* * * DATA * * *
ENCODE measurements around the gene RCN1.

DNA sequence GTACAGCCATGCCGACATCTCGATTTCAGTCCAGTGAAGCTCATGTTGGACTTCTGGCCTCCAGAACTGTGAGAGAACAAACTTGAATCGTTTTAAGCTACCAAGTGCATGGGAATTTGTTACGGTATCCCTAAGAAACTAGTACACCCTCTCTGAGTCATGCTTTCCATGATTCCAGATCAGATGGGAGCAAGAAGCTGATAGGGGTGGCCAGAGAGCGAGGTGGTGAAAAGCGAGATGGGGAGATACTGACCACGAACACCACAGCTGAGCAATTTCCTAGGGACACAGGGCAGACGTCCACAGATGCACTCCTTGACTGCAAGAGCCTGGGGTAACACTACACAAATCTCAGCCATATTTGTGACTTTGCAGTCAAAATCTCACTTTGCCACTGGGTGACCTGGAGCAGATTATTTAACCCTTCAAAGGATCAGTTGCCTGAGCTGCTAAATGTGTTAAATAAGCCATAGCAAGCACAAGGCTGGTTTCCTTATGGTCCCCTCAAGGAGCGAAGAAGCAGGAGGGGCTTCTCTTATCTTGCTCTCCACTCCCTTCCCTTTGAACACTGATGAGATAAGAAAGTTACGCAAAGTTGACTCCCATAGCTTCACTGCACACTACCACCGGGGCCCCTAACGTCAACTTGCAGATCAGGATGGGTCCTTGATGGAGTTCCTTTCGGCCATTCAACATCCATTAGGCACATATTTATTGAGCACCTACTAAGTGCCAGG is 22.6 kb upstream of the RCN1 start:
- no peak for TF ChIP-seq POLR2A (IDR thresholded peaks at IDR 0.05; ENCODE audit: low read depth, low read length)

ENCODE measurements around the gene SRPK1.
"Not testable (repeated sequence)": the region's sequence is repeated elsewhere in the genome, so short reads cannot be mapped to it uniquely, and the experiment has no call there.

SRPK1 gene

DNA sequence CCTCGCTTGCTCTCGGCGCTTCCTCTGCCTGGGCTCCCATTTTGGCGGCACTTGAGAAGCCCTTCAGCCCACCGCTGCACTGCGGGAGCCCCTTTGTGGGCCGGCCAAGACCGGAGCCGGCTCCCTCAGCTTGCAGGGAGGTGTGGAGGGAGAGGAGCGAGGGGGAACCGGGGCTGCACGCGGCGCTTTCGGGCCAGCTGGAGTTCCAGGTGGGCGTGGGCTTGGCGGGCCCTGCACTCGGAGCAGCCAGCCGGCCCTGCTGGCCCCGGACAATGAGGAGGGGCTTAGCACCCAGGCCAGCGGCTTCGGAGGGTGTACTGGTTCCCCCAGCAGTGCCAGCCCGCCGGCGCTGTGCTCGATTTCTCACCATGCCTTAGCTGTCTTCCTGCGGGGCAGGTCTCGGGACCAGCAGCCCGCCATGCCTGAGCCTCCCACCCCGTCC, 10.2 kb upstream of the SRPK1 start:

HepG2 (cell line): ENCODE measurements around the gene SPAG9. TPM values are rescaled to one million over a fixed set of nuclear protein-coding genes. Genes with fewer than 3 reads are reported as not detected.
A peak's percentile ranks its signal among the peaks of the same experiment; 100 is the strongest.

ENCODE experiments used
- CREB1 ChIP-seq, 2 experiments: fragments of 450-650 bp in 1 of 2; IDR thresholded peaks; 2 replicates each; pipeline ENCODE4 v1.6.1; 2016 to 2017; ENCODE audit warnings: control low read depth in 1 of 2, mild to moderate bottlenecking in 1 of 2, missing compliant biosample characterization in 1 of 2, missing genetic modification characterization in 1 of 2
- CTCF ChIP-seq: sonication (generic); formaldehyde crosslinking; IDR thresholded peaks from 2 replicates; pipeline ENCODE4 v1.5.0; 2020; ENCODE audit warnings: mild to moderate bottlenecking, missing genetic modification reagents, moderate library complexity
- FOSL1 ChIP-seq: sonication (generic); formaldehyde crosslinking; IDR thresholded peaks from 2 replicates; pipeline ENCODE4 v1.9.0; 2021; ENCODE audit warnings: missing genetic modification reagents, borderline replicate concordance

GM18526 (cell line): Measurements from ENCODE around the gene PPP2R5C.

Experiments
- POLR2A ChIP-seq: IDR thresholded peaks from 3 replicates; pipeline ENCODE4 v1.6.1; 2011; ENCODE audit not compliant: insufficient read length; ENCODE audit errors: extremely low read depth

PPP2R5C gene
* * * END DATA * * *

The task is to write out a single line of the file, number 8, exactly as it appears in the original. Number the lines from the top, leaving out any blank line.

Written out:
HepG2 (cell line): ENCODE measurements around the gene SPAG9. TPM values are rescaled to one million over a fixed set of nuclear protein-coding genes. Genes with fewer than 3 reads are reported as not detected.